A friend of mine is very much in love with a new IDE written specifically for the Mac called Coda. It isn’t free but at $99 it is apparently worth the investment.

MySQL Tools
At work I use Navicat and am very pleased with it. Everything works and it’s very fast. Nothing has changed on the Mac version so it is still my favourite. It isn’t free but worth the money and they have a 30day free trial if you need convincing.

If you are after free then I would recommend MySQL Query Browser. It does what it says on the tin and most importantly allows you to throw the pile of garbage that is PHPMyAdmin in the bin if you haven’t already done so. It’s available from MySql along with some of their other useful tools like MySQL Workbench and MySQL Administrator.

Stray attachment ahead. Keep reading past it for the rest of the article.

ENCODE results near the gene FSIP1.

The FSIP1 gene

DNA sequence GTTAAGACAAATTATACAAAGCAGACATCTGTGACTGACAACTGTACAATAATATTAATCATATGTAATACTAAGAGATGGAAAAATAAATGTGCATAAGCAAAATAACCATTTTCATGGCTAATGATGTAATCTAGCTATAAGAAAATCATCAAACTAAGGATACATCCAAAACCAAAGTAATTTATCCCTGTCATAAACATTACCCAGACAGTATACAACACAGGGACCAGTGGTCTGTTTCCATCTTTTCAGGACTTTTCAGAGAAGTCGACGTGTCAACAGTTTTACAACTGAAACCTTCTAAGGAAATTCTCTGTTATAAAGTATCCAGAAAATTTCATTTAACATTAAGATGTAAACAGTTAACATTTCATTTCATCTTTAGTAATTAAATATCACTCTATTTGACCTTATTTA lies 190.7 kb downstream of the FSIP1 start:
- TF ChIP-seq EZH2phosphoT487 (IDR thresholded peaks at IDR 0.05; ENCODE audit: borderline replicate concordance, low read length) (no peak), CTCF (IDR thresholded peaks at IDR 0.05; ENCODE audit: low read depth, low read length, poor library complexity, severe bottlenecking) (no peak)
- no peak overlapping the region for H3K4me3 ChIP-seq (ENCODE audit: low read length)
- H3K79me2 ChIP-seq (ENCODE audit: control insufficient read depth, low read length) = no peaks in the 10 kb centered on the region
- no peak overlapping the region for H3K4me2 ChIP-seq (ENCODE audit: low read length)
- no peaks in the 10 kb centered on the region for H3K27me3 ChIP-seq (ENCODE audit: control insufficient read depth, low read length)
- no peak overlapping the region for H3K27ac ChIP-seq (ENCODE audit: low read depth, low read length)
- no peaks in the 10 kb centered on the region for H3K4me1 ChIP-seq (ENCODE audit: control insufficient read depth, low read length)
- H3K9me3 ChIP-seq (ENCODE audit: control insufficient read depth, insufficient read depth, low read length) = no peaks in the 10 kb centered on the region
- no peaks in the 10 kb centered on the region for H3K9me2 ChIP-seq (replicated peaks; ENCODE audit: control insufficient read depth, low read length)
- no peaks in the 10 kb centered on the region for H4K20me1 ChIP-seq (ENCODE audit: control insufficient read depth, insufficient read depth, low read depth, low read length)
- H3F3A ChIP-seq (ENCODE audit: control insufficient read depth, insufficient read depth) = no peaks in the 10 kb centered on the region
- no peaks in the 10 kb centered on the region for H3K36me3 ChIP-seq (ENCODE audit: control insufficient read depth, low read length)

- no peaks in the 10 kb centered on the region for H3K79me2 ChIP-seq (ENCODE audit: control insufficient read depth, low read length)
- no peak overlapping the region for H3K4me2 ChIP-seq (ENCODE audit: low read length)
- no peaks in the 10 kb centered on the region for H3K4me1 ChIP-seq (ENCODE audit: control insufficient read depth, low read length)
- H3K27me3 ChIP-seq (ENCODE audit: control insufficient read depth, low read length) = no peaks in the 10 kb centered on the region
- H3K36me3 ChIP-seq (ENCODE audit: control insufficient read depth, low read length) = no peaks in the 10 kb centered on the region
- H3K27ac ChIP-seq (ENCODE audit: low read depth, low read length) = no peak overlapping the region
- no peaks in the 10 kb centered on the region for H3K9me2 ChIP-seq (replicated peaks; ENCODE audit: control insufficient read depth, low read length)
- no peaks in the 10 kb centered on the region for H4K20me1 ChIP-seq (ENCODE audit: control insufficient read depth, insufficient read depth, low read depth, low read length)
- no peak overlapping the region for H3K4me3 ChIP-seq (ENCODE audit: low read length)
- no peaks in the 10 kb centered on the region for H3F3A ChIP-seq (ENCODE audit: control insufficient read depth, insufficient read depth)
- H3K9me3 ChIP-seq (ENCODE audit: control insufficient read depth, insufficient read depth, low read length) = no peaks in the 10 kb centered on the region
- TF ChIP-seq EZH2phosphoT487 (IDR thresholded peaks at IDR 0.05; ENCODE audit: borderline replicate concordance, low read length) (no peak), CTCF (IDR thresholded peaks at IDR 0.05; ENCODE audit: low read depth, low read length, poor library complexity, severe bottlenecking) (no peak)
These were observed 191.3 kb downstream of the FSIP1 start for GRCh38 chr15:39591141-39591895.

6 comments

  1. Garrett says:

    What about installing the MySQL server, any tips? I’m running into the common mysql.sock problem…

    • Sean says:

      Hi Garrett,

      Thanks for getting in touch. It’s been a while since I needed to do this although I followed my own instructions with my new iMac last year and seemed to work ok. With regard to mysql.sock problem. I presume it’s because you have conflicting versions installed perhaps. I just installed it from the dmg file and made the appropriate connections in the code and it went fine. If you want to drop me a line via email or send me some more information then perhaps I can point you in the right direction.

      ta
      S

      • Garrett says: